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Interview: We get a new update from PC Gaming Alliance's Matt Ployhar

pc gaming alliance
Last December we were the first web site to conduct an interview with the new head of the non-profit PC Gaming Alliance Matt Ployhar. Since that interview we discovered that two of the organization's founding members, Microsoft and Nvidia, decided to depart the organization (the companies have both not revealed their reasons for their departure).

Last week as part of GDC 2011, the PC Gaming Alliance revealed some details of its latest Horizons report, claiming that PC gaming as a whole generated $16.2 billion in worldwide revenue in 2010, up 20 percent from 2009. Big Download decided to get back in touch with Ployar to find out more on the status of the organization including hints about its upcoming Technical Advisory Board.

First, the PCGA recently lost two of its founding members. How will this affect the organization going forward?

The mission stays the same. We'll continue to remain focused on scoping out ways to help and assist the PC Gaming Ecosystem. Ultimately we're a nonprofit (501 C3) volunteer organization; so members will come and go periodically, contribute at what levels they're able too; and or participate based on our overall mission and alignment.

You have spoken a lot about getting the PCGA to start walking with more active participation rather than just research. How do you plan to go about doing this?

Forming the Technical Advisory Board will play a big part in helping the PCGA ensure we're making the most technically informed decisions possible. We've got several other great ideas on the table for 2011 and beyond but need to take everything one step at a time.

In a recent blog on the Intel site you said there would be an announcement about a new "technical based advisory board". What can you now tell us about this new division?

I'm viewing the Technical Advisory Board as a sort of child organization that we're helping to launch. So the PCGA will take every step necessary as the parent org to nurture and grow this over time.

Why did you want to launch such a board now?

The idea of doing this board has been around for quite some time. When I came on board I did a quick member survey to validate what this would look like, who would run it, that sort of thing; and am just focusing on doing what I can to facilitate it & bring it to life.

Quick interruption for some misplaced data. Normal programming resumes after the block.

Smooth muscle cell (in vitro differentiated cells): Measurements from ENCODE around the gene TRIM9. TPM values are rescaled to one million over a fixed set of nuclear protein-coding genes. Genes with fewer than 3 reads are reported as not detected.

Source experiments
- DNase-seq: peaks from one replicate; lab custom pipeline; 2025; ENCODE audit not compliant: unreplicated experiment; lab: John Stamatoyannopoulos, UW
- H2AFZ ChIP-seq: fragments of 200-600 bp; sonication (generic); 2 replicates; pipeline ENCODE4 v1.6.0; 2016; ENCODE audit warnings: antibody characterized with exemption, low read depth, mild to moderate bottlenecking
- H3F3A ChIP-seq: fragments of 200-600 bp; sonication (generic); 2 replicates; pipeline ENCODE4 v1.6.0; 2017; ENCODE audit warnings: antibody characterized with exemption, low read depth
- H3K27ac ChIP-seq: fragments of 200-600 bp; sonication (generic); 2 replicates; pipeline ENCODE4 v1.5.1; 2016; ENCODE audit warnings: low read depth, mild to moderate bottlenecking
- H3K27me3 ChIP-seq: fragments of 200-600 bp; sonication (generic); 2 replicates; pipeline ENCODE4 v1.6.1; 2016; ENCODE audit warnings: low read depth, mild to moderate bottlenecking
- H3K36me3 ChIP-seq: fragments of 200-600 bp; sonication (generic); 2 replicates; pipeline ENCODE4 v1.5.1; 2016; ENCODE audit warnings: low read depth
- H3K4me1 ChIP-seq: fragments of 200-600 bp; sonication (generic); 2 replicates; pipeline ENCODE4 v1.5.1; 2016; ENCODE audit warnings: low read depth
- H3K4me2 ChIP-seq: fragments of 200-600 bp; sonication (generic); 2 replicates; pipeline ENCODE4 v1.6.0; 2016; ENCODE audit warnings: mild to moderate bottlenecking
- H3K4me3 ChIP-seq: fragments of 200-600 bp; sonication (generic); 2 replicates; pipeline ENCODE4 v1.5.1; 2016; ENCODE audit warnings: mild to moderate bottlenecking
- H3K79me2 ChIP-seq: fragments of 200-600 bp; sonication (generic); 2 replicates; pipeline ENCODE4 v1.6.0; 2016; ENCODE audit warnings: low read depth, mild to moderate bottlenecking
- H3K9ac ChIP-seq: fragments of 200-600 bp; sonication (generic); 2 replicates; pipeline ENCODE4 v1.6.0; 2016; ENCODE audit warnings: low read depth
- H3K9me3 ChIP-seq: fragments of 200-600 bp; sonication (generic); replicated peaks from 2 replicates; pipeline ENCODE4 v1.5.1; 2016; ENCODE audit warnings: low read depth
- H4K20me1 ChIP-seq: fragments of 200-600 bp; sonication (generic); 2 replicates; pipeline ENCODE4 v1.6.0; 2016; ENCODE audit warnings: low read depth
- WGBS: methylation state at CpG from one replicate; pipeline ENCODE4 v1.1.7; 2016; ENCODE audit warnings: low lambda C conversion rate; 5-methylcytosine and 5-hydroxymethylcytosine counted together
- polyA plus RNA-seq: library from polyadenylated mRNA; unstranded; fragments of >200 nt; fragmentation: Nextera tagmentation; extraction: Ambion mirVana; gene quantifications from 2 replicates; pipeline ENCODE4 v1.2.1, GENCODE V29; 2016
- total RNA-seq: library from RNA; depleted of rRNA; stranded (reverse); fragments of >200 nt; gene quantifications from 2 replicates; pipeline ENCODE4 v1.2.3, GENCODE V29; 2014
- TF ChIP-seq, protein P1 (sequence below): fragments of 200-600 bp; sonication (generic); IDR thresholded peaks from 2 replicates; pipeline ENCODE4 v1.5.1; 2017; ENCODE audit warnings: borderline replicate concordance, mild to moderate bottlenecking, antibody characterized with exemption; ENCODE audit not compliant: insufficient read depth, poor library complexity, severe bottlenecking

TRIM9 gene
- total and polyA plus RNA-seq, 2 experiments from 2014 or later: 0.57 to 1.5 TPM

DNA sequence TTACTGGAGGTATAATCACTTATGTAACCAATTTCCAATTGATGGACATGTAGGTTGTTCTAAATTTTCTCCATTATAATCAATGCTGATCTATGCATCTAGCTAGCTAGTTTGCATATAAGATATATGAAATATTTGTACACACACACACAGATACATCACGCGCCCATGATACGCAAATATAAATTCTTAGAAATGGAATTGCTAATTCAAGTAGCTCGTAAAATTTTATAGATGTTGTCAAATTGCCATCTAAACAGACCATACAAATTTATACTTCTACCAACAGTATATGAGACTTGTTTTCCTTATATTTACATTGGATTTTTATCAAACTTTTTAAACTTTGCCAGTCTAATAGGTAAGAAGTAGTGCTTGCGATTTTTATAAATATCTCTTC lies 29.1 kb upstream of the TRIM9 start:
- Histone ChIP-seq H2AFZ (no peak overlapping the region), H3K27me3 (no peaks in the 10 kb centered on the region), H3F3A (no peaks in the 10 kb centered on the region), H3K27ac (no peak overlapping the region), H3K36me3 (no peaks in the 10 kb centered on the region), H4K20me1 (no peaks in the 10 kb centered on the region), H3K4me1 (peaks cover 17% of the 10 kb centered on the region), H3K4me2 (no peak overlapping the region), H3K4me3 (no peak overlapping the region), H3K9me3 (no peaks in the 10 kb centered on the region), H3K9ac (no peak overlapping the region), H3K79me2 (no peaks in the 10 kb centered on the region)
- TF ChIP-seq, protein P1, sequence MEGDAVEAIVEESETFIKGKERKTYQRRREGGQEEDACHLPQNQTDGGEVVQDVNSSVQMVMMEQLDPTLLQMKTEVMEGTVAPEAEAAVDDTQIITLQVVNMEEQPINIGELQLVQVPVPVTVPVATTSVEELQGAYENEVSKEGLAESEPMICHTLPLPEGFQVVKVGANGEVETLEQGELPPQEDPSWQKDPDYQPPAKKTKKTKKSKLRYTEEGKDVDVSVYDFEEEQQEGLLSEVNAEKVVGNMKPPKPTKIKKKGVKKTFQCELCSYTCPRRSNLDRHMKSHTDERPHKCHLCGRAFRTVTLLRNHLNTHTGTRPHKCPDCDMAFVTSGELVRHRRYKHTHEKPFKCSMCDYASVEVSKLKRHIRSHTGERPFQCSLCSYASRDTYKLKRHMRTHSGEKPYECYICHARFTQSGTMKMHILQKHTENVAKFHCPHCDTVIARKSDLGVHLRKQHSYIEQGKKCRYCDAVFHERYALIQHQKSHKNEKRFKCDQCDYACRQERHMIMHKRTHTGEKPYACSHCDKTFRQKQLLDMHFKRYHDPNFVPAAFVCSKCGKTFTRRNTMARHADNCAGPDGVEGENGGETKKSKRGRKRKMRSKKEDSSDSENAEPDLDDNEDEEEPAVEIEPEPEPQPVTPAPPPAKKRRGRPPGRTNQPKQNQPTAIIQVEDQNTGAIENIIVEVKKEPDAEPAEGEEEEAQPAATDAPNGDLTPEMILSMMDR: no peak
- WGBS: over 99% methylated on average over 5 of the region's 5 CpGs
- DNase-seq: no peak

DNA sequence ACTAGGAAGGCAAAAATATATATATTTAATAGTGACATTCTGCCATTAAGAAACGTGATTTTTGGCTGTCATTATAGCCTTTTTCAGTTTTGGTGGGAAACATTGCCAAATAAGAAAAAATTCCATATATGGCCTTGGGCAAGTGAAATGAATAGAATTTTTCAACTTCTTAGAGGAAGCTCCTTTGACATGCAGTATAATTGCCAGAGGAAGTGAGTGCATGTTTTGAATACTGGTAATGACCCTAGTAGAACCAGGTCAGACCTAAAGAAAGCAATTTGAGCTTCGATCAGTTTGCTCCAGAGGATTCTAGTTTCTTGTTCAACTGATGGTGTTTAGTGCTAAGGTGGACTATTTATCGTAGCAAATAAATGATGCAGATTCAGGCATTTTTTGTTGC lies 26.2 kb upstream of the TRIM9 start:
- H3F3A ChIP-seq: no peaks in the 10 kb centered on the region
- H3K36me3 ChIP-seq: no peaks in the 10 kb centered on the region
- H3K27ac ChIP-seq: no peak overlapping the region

Who are the members of this new technical advisory board?

Too early to announce. Some members may wish to remain anonymous. Suffice it to say we've got some very key Architect/Fellow/CTO types that will be participating. The more important thing isn't what company they belong too but who they are.

Ultimately what will be the goal of this new board?

Early goals are still TBA. We have a long laundry list of things that we'd like to tackle. So I think 2011 will largely be prioritizing that list & with any luck we'll have 1-2 big things we can present & cover at say GDC this time next year.

PC gaming seems to be gaining more and more attention, particularly as small game developers release games via download that can make money even with a relatively small amount of sales. Is this part of PC gaming's future?

I, and most analysts I talk too, largely believe that most games are moving towards some type of a service model. This isn't just the future of PC Gaming; but likely impacts all Gaming formats. In that future, PCs at least by my definitions, have by far the most flexibility to evolve and survive. The form factors and the way we interact with PCs in the future I suspect are going to change over time.

Online also is becoming more and more important. Do you see the PC gaming industry competely moving away from single player only games at some point?

I think there will always be a place for single player; and or standalone games. Online though will likely continue to play a bigger role in some fashion for that style of game play.

What other aspects of PC gaming with the PCGA concentrate its efforts on in the coming year?

We just released our preliminary findings for the year end 2010 PC Gaming Market via the Software Horizon's Report. Research will continue to be one of our bread and butter deliverables. The Tech Advisory Board is another big one. I have two other things I'd like to get in place for 2011 but will have to save that for a later conversation.

Finally is there anything else you wish to say about the PCGA?

We're staying committed and passionate towards PC Gaming. 2011 will obviously be a very big year for us as we start tackling some of the other things that have been on our to do list for the past couple of years. So stay tuned.

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